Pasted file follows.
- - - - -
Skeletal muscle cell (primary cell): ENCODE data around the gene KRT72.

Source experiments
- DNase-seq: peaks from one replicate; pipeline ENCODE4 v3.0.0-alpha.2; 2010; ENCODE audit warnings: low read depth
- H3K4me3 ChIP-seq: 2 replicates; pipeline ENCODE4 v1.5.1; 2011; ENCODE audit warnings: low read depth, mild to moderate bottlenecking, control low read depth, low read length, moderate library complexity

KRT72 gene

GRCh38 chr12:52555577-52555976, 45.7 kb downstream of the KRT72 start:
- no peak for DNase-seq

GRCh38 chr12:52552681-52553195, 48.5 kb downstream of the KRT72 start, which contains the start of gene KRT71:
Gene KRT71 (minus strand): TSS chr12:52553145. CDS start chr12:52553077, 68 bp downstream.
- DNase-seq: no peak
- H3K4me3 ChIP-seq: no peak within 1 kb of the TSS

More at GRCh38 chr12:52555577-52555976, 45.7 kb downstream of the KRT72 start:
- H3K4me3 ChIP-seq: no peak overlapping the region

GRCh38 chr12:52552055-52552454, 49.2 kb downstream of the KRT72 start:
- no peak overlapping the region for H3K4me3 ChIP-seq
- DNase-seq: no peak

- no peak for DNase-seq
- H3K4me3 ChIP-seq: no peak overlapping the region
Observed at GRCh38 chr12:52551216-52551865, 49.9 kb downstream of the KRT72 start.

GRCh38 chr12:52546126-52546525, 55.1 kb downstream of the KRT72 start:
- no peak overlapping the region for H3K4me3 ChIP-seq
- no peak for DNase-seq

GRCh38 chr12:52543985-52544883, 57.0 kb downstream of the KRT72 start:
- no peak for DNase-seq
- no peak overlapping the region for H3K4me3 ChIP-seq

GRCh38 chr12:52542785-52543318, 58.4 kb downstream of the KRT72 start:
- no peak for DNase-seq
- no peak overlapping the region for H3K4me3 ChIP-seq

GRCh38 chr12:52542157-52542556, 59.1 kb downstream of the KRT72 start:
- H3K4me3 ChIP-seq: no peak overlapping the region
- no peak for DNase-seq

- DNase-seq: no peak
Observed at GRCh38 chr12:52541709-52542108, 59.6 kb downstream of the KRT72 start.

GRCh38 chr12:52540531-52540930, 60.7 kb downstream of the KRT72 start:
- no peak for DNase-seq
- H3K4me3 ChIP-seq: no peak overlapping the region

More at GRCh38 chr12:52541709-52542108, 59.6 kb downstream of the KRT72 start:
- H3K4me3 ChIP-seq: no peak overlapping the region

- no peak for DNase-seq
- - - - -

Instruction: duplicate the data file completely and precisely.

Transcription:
Skeletal muscle cell (primary cell): ENCODE data around the gene KRT72.

Source experiments
- DNase-seq: peaks from one replicate; pipeline ENCODE4 v3.0.0-alpha.2; 2010; ENCODE audit warnings: low read depth
- H3K4me3 ChIP-seq: 2 replicates; pipeline ENCODE4 v1.5.1; 2011; ENCODE audit warnings: low read depth, mild to moderate bottlenecking, control low read depth, low read length, moderate library complexity

KRT72 gene

GRCh38 chr12:52555577-52555976, 45.7 kb downstream of the KRT72 start:
- no peak for DNase-seq

GRCh38 chr12:52552681-52553195, 48.5 kb downstream of the KRT72 start, which contains the start of gene KRT71:
Gene KRT71 (minus strand): TSS chr12:52553145. CDS start chr12:52553077, 68 bp downstream.
- DNase-seq: no peak
- H3K4me3 ChIP-seq: no peak within 1 kb of the TSS

More at GRCh38 chr12:52555577-52555976, 45.7 kb downstream of the KRT72 start:
- H3K4me3 ChIP-seq: no peak overlapping the region

GRCh38 chr12:52552055-52552454, 49.2 kb downstream of the KRT72 start:
- no peak overlapping the region for H3K4me3 ChIP-seq
- DNase-seq: no peak

- no peak for DNase-seq
- H3K4me3 ChIP-seq: no peak overlapping the region
Observed at GRCh38 chr12:52551216-52551865, 49.9 kb downstream of the KRT72 start.

GRCh38 chr12:52546126-52546525, 55.1 kb downstream of the KRT72 start:
- no peak overlapping the region for H3K4me3 ChIP-seq
- no peak for DNase-seq

GRCh38 chr12:52543985-52544883, 57.0 kb downstream of the KRT72 start:
- no peak for DNase-seq
- no peak overlapping the region for H3K4me3 ChIP-seq

GRCh38 chr12:52542785-52543318, 58.4 kb downstream of the KRT72 start:
- no peak for DNase-seq
- no peak overlapping the region for H3K4me3 ChIP-seq

GRCh38 chr12:52542157-52542556, 59.1 kb downstream of the KRT72 start:
- H3K4me3 ChIP-seq: no peak overlapping the region
- no peak for DNase-seq

- DNase-seq: no peak
Observed at GRCh38 chr12:52541709-52542108, 59.6 kb downstream of the KRT72 start.

GRCh38 chr12:52540531-52540930, 60.7 kb downstream of the KRT72 start:
- no peak for DNase-seq
- H3K4me3 ChIP-seq: no peak overlapping the region

More at GRCh38 chr12:52541709-52542108, 59.6 kb downstream of the KRT72 start:
- H3K4me3 ChIP-seq: no peak overlapping the region

- no peak for DNase-seq